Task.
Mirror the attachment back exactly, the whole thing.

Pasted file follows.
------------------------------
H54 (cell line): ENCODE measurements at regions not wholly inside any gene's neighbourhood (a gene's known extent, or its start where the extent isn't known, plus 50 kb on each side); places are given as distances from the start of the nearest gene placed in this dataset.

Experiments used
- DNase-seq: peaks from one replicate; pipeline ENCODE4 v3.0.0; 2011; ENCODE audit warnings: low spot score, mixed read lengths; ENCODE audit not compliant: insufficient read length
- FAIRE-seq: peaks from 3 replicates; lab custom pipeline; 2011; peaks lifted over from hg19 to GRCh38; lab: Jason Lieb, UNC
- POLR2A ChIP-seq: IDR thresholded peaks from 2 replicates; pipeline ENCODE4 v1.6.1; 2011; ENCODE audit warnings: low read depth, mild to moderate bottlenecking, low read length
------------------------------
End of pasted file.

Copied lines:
H54 (cell line): ENCODE measurements at regions not wholly inside any gene's neighbourhood (a gene's known extent, or its start where the extent isn't known, plus 50 kb on each side); places are given as distances from the start of the nearest gene placed in this dataset.

Experiments used
- DNase-seq: peaks from one replicate; pipeline ENCODE4 v3.0.0; 2011; ENCODE audit warnings: low spot score, mixed read lengths; ENCODE audit not compliant: insufficient read length
- FAIRE-seq: peaks from 3 replicates; lab custom pipeline; 2011; peaks lifted over from hg19 to GRCh38; lab: Jason Lieb, UNC
- POLR2A ChIP-seq: IDR thresholded peaks from 2 replicates; pipeline ENCODE4 v1.6.1; 2011; ENCODE audit warnings: low read depth, mild to moderate bottlenecking, low read length